Most often the initial failure is a slow leak, not a violent rupture so placing the water heater in a shallow pan, even if it isn't connected to a drain is adequate if you also put a leak detector which is connected to an alarm in the pan.
Rod anodes are difficult to remove or install unless you have high ceilings. Chain anodes are best for replacements.
Boden
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Boden wrote:

I've read that if there's not enough head room, you can bend an anode as you withdraw it.
How about flushing a couple of gallons from the bottom every year or so? It would remove sediment. Wouldn't increased rust be a warning to replace the anode?
The water heater with the pan is in a utility room with lots of traffic. The leaks I detected with it were at the threaded and soldered connections at the top of the tank. Because of evaporation, it might have taken months for the tub to overflow from the drippy leaks. Without the tub I would have had damage to the wood before I noticed.
I don't remember any catastrophic leaks where I have lived. Maybe it's because water pressure has been about 40 PSI. Online, I've found that some water systems specify 80 PSI while others require regulators if it's above 50.
I wonder if keeping pressure down to 40 or 50 would extend the life of plumbing and make catastrophic leaks less likely.
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DONT MESS WITH ANODE ON SUCH A OLD TANK, IT CAN CAUSE LEAK
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On 11/18/08 11:35 am snipped-for-privacy@aol.com wrote:

As a first-time homeowner in the USA, I had not realized that water heaters typically have such a short life. My home in Australia had a 25-yr warranty unit.
Here we have a Ruud gas water heater which looked new enough when we moved in 5 years ago that I thought no more of it.
Now you have me worried. I looked up this unit and found that it had only a 6-year warranty which expired 6 years ago already. I knew nothing about checking the anode until reading these messages, so I'll do that ASAP.
And I see that manufacturers state that life is related to water pressure. What is considered reasonable? The last time I checked ours at an outdoor spigot it showed 80psi.
I assume that a new one is going to have to be installed by a professional? Typical cost?
Perce
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wrote:

If you can do routine plumbing, doing it yourself is not a big deal.
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Bob F wrote:

Some building codes require pressure regulators. I think the default setting is 50 PSI. Some codes require valves to keep water from the house from flowing back into the mains. In this case, an expansion tank can protect a water heater by reducing peak pressure.
According to the University of Illinois, water heaters last 13 years on average. Since many last only 6 or 8, many must last a lot longer. One plumber says they can easily last 20 years if routinely flushed.
I get a white bucket and connect a length of garden hose to the drain valve at the bottom of the water heater. I shut off the water heater and its cold-water supply. Then I put the end of the hose into the bucket and open the drain valve.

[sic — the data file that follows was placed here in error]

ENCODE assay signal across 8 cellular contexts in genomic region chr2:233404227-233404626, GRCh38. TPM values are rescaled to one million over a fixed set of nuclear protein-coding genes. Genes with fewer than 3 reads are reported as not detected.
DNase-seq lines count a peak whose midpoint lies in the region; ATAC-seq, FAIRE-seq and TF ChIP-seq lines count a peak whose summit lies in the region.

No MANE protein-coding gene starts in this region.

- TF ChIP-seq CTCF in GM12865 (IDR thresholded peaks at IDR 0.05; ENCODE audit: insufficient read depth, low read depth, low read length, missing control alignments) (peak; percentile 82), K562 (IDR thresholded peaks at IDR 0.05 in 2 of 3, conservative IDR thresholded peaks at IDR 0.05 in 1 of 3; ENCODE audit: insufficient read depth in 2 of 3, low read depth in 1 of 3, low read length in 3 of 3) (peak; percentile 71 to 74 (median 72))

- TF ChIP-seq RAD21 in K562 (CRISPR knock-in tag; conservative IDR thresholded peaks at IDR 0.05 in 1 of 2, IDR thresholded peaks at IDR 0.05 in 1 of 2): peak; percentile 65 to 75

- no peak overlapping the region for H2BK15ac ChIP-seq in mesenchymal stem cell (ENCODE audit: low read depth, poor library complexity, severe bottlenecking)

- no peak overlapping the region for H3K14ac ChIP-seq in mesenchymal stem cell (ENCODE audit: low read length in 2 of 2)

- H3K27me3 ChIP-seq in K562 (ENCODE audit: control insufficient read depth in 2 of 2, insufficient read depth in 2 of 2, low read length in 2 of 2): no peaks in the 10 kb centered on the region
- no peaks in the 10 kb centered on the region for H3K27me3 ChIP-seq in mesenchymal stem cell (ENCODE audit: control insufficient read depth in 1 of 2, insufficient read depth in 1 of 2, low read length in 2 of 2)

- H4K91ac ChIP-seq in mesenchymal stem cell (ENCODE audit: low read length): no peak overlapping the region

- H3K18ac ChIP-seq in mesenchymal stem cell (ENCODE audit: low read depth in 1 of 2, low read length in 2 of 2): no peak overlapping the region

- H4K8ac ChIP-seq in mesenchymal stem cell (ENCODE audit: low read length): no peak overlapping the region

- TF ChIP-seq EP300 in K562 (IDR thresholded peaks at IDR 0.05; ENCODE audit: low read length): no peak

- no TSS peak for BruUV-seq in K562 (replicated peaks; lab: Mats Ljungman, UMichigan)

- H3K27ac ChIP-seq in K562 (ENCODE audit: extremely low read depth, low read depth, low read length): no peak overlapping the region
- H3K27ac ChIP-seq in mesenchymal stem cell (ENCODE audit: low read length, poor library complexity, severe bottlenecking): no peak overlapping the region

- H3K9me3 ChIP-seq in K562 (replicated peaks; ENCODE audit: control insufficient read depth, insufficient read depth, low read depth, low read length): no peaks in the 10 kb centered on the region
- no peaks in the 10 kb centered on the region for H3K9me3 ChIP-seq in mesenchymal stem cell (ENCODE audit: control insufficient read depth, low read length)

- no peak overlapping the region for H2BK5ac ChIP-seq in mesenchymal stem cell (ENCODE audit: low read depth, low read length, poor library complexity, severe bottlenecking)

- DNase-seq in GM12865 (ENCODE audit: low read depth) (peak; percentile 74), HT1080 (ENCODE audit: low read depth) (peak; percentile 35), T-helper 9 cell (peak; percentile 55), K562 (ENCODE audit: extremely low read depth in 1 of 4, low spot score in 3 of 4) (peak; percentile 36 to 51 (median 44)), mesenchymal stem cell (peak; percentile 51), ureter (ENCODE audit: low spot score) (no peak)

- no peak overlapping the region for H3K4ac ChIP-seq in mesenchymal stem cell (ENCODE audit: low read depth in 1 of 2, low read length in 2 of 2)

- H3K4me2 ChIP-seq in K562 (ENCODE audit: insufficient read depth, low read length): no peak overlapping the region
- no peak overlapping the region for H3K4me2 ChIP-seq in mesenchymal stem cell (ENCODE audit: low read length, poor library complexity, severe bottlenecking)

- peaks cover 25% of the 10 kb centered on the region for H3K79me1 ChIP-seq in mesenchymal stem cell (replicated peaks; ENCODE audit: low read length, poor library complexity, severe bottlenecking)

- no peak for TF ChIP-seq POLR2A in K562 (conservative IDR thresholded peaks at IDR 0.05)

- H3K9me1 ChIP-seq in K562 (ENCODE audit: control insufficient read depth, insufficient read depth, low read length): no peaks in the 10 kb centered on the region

There are two reasons I shut off the cold-water supply. First, I don't want a mess if I have trouble with the drain valve. Second, shutting off the supply valve occasionally can keep it in working order.
I turn on the supply valve to flush water from the bottom of the tank into the bucket. If it's not running clean by the time the bucket is full, I dump it and flush again. If it had much rust I'd replace the tank's anode.
Some modern water heaters don't need flushing.
Where water is hard, a water softener can make a water heater last longer.
The last time I replaced a water heater, I had to call a plumber because I didn't have a crimper or expertise for working with polybutylene pipe. He charged $100 to make a couple of connections. He was disappointed that I'd already bought the new water heater. Records show that he was the one who installed polybutylene in this house, and it was after widespread problems had come to light. I'm glad I didn't have him supply the new water heater.
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wrote:

Many new heaters have a "turbulator" that prevents or greatly reduces sediment buildup. Mine is at least 15 years old - I installed it to replace the original that was something like 18 years old one Christmas Eve when it decided to go FUBAR. I flushed it just for the heck of it yesterday and the water was barely cloudy with no signs of rust. Standard GSW gas heater.
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E Z Peaces wrote:

Your plumber did nothing wrong by installing polybutylene pipe. The massive problems with polybutylene was because of improper installation, not defective material. Many plumbers first action was to throw away the installation instructions...they knew every thing already. Improper assembly and crimping of the connectors was the problem.
I continue to use polybutylene in my home and have NO problems...but I did take time to read and understand the instructions that came with the connectors and crimper.
You may have one of the brighter plumbers.
Boden
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Boden wrote:

I didn't say he wasn't smart. Every customer with PB has to call him for every repair because he's the one with the crimpers. Cash cow.
Shell was sued for faulty materials and installation. With a billion dollars at stake, why didn't they demonstrate that plumbers had failed to follow instructions?
Why haven't other countries had problems? Is it only in America that some plumbers don't follow instructions? Why does the Plumbing Claims Group insist that PB is reliable yet use only C-PVC?
The PB manufacturers group hired HDR Engineering of Bellevue WA to see if chlorine compounds found in drinking water attack the plastics used in PB fittings. Steve Reiber of HDR says yes.
Plumbing contractor Tom Sagau defends PB. He says the problem is that crimpers must constantly be calibrated because if a crimp is too tight, the pipe will split later. So the customer has a time bomb if the plumber makes a small error.
Wayne Bryant, a marketing representative for the Plumbers & Steamfitters Local 741, says they had their doubts about PB in the 1970s and they still do. He says it's buyer beware.